• 4 Greg Atkinson // May 4, 2014 at 6:07 pm

    Thanks for the technical angle Steve. My view is the market is still in the over-bought zone and if that’s correct I wonder how far the ASX 200 might fall during the next correction?

  • 5 Senator13 // May 17, 2014 at 7:58 am

    Hi Greg

    What did you make of the Budget handed down this week and what it will mean for the Aussie stock market over the coming year?

  • 6 Greg Atkinson // May 17, 2014 at 9:37 am

    I am planning on writing something next week about this. I imagine for example some of the private health care companies will face some headwinds while some of the infrastructure companies are poised to benefit from new government projects. But how the Chinese economy fares will have a bigger impact on the Australian stock market rather than the budget I’d say.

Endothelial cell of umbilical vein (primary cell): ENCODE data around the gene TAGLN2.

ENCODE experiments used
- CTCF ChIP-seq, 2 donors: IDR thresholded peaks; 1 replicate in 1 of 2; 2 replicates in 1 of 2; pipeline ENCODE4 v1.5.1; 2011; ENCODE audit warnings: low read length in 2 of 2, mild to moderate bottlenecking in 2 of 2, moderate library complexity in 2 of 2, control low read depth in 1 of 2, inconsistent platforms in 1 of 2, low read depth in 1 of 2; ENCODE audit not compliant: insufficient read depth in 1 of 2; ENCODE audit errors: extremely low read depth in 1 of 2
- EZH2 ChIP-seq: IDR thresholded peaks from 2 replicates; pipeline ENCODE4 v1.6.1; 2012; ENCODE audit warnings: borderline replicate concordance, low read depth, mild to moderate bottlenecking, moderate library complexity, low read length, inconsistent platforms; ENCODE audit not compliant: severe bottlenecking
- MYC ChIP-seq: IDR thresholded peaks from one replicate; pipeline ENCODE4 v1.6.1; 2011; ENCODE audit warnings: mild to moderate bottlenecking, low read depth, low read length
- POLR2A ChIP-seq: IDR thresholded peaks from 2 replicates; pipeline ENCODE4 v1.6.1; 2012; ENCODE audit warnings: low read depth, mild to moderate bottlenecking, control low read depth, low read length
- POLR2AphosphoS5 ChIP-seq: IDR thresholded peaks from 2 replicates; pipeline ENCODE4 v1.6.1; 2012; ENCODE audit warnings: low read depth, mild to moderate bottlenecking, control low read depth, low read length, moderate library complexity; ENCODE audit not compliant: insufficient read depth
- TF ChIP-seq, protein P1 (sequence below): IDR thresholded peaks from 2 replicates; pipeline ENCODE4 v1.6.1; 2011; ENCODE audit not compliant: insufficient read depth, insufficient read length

• 7 Stillgotshoeson // May 18, 2014 at 8:42 pm

    We will need to see what parts actually make it into legislation.

  • 8 Greg Atkinson // May 28, 2014 at 11:25 am

    Yes Stillgotshoeson, so far it looks like getting the budget through in one piece is going to be a difficult task.

  • 9 Ned S // Jun 3, 2014 at 2:31 pm

    Tread cautiously? :

  • 10 Greg Atkinson // Jun 3, 2014 at 4:13 pm

    Ned we shall soon find out if “Sell in May then go away” applies this year. As far as Australian stocks are concerned I reckon it might turn out to be the case in 2014 as there does seem to be quite a few downside risks hovering about – not least being the Chinese economy.